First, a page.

You do not need American Airlines AAdvantage miles to book American Airlines award flights
Earlier this year I found myself in need of some miles to book American Airlines award tickets for an upcoming trip. Ryan and I did not have enough AAdvantage miles. In the end, I was able to book the flights and I didn’t use a single AAdvantage mile. Instead, I found a great redemption option through a transfer partner of American Express Membership Rewards. Not only that, but I also may have a new favorite frequent flyer program.
I have redeemed British Airways Avios (transferred from Amex MR or Chase UR) for American Airlines flights more times than I can count. But that wasn’t an option here because the flights I was trying to book were to Japan. In business class. Long-haul business class is a no-go with British Airways Avios because the redemption cost is too high.
So my next move was to look at other airline programs that I can use to book American Airlines award flights. In particular, I was looking at programs to which I can transfer at a 1:1 ratio from my 2 favorite credit card reward programs:
- Chase Ultimate Rewards
- American Express Membership Rewards
First of all, let me give some basic info about the award currencies discussed in this post
- AAdvantage miles are the currency of American Airlines’ frequent flyer program.
- AAdvantage co-branded credit cards, Citi or Barclay AAdvantage credit cards, earn AAdvantage miles
- American Airlines AAdvantage miles are NOT transferable to any airlines. Or Amex. Or Chase.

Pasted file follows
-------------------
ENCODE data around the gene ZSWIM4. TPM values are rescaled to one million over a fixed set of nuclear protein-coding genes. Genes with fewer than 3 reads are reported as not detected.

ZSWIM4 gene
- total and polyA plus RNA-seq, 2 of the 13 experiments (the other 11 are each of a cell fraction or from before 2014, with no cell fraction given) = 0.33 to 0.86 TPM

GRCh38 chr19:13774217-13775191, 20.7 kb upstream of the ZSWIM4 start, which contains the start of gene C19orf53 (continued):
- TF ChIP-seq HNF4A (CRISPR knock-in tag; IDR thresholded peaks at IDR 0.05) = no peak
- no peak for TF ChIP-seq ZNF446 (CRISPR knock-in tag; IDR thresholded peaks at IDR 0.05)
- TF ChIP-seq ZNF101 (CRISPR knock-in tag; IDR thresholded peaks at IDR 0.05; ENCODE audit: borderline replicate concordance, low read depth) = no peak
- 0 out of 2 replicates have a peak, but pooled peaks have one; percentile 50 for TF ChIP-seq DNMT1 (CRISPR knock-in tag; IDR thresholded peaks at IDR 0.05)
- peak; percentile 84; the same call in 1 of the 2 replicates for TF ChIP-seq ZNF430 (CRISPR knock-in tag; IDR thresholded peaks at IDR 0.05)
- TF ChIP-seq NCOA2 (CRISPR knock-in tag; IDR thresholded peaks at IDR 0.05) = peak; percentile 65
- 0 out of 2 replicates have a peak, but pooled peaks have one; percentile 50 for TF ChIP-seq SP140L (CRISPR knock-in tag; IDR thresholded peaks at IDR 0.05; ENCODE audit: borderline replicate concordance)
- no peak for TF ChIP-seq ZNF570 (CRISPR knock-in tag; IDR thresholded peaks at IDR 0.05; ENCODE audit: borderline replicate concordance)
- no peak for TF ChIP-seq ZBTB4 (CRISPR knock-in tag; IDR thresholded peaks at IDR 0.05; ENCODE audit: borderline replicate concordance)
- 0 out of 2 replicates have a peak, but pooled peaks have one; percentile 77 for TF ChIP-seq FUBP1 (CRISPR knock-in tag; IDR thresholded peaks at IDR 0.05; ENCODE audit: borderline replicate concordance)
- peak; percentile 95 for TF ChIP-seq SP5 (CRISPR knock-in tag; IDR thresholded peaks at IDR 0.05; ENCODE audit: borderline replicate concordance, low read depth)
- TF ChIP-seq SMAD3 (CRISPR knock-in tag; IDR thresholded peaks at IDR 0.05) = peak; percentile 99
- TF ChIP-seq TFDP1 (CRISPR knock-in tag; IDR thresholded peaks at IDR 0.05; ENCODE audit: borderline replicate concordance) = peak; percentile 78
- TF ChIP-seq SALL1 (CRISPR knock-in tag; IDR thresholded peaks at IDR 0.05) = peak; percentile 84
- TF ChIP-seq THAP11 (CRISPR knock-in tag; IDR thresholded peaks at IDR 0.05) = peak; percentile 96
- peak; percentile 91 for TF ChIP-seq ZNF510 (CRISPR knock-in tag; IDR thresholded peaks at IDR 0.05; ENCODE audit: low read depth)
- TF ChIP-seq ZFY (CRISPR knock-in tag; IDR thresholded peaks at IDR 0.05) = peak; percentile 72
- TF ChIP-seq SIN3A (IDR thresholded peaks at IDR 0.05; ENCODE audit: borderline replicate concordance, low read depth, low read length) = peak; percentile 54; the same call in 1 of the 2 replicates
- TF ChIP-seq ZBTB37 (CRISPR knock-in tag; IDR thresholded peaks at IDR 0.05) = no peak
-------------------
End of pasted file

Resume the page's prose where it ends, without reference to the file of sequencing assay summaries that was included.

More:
- American Express Membership Rewards points (Amex MR) is the name for credit card rewards earned with certain American Express cards
- Membership Rewards are transferable to 17 airline programs
- Amex MR do not transfer to AAdvantage, but you can book American Airlines flights indirectly with other Amex Membership Rewards airline partners.
- Chase Ultimate Rewards points (Chase UR) is the name of credit card rewards earned with certain Chase Sapphire cards
- Ultimate Rewards are transferable to 9 airline progams
- Chase UR do not transfer to AAdvantage, but you can book American Airlines flights indirectly with other Chase Ultimate Rewards airline partners.
My search for the ideal American Airlines partner:
Chase Ultimate Rewards
Of the 9 airline transfer partners, Chase Ultimate Rewards has 2 airline partners to which you can transfer points and then use the airline frequent flyer program to book AA flights. One is British Airways and the other is Iberia. Distance-based frequent flyer programs like British Airways is not a good option for this flight. Iberia is out for the same reason. Both loyalty programs are excellent for booking certain AA flights/routes, but not the flights I
needed wanted. Click here for an example of an excellent British Airways redemption on an AA flight to Mexico.
Since British Airways and Iberia are ruled out, the only other option to book American Airlines flights with Chase Ultimate Rewards is to book them through the redemption portal.
This means that you are booking a paid fare using your Ultimate Rewards points as cash at a fixed redemption rate of 1.25 or 1.50 cents per point, depending on which Chase Sapphire card you have. For example, 50,000 Ultimate Rewards points are worth $625 or $750, depending on which card you have.
The advantage of the booking portal is that you don’t have to worry about finding award seat availability since you are using your points to book a paid ticket. It’s similar to cash-back cards. The problem is that a more expensive ticket means more points required. Because long-haul business class fares are expensive, booking through the portal would require wayyy more points than I care to redeem.
I had 2 more options:
- Search for award space on United or any other direct or indirect transfer partners of Chase Ultimate Rewards and forget about American Airlines. Chase Ultimate Rewards does have plenty of other great airline options to check.
- Use another reward currency that I have that can book American Airlines. American Express Membership Rewards has a few options.